Gold trader implicates Turkey's Erdogan in Iran sanctions trial
Reza Zarrab, 34, who was arrested in Miami in 2016 before agreeing to cooperate with US prosecutors, implied that Erdogan knew how he and a Turkish banker, now on trial, bypassed US sanctions on Iran and laundered money from Iranian petroleum sales.
The case has angered Erdogan. His government has called the trial a "plot" and he has demanded the release of Zarrab and defendant, Mehmet Hakan Atilla, the deputy chief executive of Turkish state bank Halkbank.
"We did the right thing. We did not violate the embargo," Erdogan told lawmakers in Turkey on Thursday, according to state broadcaster TRT Haber.
But in New York, Zarrab said he was told that in 2012, Erdogan, prime minister at the time, and then treasury minister Ali Babacan had given "instructions" for two other Turkish public banks, Vakif and Ziraat, to take part in the scheme.
Turkey's then economy minister, Zaref Caglayan, "told me that Mr Prime Minister had given approval for Ziraat and Vakif to also do this work," he said through a Turkish-language interpreter.
Zarrab also used his second day of testimony to declare that he extended the multi-billion-dollar scheme to India and tried to do so in China.
"But then all the banks we were working with, they immediately stopped it when they realised it had something to do with Iran," Zarrab testified.
On Wednesday, he said he paid tens of millions of dollars worth of bribes to Caglayan between 2012 and 2013 to facilitate illegal gold transactions with Iran.
Due to face trial himself, he instead pleaded guilty to seven counts and became prosecutors' star witness. While others have been indicted, they remain at large and Atilla is alone in the dock.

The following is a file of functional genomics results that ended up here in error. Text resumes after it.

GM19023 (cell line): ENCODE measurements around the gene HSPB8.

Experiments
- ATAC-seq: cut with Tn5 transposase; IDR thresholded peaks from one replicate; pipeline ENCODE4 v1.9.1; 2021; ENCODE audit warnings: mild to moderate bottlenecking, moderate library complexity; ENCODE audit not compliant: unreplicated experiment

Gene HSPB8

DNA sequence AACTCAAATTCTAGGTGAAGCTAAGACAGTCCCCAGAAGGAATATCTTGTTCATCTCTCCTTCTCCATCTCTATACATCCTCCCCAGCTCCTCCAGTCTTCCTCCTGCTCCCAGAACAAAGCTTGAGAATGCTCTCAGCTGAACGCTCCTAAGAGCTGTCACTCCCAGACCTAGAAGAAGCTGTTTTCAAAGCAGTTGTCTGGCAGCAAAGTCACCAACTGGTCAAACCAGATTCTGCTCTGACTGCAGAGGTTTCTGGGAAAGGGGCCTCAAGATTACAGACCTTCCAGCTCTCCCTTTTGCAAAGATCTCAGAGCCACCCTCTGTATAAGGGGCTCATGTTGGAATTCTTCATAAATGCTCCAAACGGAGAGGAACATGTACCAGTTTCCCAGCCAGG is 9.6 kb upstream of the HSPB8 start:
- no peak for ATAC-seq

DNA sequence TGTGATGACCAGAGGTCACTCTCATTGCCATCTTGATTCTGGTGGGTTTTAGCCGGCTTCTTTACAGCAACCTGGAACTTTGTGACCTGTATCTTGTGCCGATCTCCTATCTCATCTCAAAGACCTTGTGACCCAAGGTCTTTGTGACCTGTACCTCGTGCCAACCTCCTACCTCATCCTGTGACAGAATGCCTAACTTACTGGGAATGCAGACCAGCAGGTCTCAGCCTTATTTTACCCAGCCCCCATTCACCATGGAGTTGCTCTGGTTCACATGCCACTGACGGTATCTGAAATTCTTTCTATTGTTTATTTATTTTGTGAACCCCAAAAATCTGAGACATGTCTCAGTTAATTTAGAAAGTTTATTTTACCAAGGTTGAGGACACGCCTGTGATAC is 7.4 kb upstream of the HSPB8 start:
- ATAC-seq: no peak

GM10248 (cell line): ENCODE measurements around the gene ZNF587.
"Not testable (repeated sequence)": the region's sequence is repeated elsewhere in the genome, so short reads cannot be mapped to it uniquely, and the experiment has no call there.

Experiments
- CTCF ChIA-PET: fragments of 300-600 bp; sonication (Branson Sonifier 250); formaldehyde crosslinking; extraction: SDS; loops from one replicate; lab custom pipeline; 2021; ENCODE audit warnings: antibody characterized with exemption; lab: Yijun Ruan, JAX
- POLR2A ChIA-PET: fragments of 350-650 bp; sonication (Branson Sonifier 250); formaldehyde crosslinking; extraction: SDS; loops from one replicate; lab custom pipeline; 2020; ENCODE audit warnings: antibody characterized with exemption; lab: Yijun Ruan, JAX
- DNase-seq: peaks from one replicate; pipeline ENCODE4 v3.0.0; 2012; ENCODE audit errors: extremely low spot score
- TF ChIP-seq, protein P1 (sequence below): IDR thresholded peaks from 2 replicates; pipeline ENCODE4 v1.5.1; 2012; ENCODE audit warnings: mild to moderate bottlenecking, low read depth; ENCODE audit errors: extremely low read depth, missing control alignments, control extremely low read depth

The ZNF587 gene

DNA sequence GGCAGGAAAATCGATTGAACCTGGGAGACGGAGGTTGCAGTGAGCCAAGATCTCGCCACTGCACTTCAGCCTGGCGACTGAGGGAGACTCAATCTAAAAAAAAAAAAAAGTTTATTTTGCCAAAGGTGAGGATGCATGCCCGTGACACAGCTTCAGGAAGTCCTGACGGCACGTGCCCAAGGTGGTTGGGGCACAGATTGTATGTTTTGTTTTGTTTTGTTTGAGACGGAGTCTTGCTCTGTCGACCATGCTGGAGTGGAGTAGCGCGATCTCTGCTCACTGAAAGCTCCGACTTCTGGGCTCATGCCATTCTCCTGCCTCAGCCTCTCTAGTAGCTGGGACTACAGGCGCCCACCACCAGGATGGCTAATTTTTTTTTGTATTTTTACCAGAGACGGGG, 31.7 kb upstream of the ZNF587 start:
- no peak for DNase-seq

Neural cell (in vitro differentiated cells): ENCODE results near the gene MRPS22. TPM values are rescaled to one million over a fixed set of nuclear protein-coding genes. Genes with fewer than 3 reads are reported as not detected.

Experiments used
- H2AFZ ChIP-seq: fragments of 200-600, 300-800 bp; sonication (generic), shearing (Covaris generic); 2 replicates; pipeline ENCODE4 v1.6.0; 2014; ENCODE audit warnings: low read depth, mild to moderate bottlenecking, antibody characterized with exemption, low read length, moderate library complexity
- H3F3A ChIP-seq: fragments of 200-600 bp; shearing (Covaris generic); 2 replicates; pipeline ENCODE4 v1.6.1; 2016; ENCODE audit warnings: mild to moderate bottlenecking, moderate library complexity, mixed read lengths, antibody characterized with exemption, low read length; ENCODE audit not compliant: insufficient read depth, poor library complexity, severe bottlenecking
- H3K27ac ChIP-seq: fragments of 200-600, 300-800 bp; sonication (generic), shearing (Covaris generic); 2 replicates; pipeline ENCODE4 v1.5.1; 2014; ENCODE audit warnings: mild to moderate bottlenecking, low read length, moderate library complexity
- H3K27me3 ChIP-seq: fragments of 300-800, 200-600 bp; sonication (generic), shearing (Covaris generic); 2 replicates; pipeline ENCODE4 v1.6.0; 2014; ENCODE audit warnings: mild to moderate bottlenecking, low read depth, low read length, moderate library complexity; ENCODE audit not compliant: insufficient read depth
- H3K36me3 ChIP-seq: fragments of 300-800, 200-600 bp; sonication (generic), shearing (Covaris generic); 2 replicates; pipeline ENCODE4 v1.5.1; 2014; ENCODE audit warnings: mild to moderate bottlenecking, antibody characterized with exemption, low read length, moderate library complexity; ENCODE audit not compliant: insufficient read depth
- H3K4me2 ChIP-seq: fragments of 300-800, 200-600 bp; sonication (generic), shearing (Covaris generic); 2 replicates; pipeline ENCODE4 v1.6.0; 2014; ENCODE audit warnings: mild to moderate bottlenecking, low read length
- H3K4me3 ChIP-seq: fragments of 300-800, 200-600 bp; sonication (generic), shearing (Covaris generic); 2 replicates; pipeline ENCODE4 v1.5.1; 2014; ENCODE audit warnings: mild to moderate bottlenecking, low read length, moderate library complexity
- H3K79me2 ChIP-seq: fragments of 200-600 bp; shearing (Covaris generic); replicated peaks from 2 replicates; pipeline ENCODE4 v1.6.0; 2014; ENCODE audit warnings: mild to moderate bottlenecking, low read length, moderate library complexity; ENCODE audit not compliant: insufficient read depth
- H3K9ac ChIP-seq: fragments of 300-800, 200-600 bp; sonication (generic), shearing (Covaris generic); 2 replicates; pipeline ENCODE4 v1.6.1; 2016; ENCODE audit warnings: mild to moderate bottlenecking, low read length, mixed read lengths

Zarrab 'under pressure'
While Erdogan is not charged with any crime, analysts had expected that corruption revelations could embarrass him and his inner circle.
Turkish Deputy Prime Minister Bekir Bozdag said Zarrab was making defamatory claims because he was "under pressure".
There are fears in Turkey that a guilty verdict could lead to possible sanctions on one or more Turkish banks, spelling bad news for the country's fragile economy.
Zarrab was a key figure in a 2013 Turkish corruption scandal in which he allegedly bribed four ministers to facilitate sanctions-busting trade and other deals.
He allegedly carried suitcases stuffed with cash to Dubai, where they were exchanged for foreign currencies used for international payments to circumvent the US sanctions.
He was held for 70 days until prosecutors dropped all the charges.
Caglayan, who is also named in the US indictment, and the other three ministers resigned from government at the time.
Turkey has denounced both the New York trial and the 2013 scandal as conspiracies by US-based preacher Fethullah Gulen, the alleged mastermind of a 2016 failed coup targeting Erdogan.
Gulen denies the allegations.
Atilla is charged with violating sanctions against Iran, as well as of bribery and money laundering.
Halkbank has denied any suggestion that it violated US sanctions, saying it had "not been a party" to any "illegal" transaction.